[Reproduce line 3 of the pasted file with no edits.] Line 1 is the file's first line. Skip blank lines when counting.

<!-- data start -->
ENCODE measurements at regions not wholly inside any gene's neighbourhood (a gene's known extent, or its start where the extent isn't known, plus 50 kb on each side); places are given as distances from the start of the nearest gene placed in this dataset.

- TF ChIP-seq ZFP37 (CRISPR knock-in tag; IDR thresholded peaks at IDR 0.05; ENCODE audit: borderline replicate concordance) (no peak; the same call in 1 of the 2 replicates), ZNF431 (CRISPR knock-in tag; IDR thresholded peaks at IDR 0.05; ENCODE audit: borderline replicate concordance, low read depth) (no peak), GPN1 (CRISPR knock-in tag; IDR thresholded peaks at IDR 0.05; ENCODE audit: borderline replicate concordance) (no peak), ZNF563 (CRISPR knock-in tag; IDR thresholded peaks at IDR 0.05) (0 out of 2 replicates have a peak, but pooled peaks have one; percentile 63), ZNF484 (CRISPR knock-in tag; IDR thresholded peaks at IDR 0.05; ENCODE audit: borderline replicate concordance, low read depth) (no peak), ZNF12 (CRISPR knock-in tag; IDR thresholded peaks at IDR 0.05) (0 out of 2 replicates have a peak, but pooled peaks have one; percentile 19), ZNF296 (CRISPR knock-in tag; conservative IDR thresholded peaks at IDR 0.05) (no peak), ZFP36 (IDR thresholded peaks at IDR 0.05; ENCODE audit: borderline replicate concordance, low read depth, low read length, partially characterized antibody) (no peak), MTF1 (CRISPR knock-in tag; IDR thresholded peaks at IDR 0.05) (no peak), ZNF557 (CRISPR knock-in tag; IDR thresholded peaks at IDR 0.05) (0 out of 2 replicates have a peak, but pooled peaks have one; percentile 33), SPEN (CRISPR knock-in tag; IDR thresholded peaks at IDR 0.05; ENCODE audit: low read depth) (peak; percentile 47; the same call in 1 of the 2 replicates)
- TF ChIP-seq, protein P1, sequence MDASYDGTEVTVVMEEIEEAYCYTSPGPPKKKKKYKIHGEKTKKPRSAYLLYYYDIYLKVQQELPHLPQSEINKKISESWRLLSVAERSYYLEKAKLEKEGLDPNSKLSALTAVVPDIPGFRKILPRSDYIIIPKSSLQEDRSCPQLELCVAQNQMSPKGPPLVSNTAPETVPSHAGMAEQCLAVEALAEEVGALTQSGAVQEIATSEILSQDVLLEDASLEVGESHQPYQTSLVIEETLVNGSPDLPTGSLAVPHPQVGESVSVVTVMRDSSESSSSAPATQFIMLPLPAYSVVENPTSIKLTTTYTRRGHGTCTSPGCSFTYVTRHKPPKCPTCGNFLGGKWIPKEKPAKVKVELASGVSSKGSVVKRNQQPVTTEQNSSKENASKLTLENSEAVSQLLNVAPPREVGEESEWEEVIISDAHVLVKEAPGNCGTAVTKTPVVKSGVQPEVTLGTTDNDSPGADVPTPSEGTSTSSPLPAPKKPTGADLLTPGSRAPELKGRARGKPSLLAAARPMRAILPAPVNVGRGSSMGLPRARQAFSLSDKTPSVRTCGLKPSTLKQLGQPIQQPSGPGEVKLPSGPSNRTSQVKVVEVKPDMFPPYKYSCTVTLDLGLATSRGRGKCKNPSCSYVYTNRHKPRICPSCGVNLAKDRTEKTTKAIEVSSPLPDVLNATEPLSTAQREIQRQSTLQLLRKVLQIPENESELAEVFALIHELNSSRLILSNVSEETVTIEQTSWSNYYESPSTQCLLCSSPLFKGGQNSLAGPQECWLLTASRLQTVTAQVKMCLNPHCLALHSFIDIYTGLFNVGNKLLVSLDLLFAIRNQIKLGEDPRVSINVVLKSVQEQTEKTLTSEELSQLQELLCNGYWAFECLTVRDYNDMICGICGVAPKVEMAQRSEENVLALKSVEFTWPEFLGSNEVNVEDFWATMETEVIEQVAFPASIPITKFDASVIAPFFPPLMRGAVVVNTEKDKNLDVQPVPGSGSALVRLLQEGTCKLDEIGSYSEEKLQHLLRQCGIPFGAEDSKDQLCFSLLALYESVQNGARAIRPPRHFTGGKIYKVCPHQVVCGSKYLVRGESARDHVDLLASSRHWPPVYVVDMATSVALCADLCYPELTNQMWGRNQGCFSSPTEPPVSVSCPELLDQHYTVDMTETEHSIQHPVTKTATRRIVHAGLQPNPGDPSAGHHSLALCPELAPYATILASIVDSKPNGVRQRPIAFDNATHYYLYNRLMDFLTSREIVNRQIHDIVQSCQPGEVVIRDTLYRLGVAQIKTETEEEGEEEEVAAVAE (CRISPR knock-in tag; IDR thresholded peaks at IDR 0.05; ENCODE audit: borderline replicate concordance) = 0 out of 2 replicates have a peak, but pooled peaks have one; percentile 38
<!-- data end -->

- TF ChIP-seq, protein P1, sequence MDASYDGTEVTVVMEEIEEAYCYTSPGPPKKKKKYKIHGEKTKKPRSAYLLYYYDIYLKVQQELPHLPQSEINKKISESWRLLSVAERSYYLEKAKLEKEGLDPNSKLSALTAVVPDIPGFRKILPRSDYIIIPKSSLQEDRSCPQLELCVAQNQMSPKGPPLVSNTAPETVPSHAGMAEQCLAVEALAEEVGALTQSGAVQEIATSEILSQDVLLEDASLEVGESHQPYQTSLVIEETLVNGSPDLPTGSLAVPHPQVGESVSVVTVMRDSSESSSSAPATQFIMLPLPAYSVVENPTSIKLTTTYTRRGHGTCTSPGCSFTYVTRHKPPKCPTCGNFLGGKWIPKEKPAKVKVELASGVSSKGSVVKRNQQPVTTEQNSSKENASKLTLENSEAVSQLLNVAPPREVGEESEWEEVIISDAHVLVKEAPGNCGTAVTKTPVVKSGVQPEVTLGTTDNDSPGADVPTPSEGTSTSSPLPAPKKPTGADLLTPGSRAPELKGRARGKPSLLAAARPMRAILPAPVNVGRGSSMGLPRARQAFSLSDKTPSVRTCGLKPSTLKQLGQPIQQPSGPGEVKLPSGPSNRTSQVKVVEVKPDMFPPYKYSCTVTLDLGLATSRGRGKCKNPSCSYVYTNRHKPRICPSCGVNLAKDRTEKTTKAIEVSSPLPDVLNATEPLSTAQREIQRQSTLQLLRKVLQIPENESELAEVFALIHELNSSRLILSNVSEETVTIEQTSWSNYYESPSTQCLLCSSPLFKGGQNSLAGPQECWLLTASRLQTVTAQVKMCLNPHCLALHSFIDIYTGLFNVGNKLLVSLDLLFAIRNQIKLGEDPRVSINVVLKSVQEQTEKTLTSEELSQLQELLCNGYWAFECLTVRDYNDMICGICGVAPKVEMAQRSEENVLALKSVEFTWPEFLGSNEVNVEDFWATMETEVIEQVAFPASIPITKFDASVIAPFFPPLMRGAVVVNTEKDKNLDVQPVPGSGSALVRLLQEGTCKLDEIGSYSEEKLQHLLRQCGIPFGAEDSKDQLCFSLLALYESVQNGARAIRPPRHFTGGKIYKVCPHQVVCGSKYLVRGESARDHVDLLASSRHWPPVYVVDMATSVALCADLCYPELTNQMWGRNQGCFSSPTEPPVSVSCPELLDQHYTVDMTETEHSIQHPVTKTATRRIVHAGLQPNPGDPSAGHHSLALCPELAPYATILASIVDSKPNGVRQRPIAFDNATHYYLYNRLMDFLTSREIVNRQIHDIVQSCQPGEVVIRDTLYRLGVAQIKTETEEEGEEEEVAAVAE (CRISPR knock-in tag; IDR thresholded peaks at IDR 0.05; ENCODE audit: borderline replicate concordance) = 0 out of 2 replicates have a peak, but pooled peaks have one; percentile 38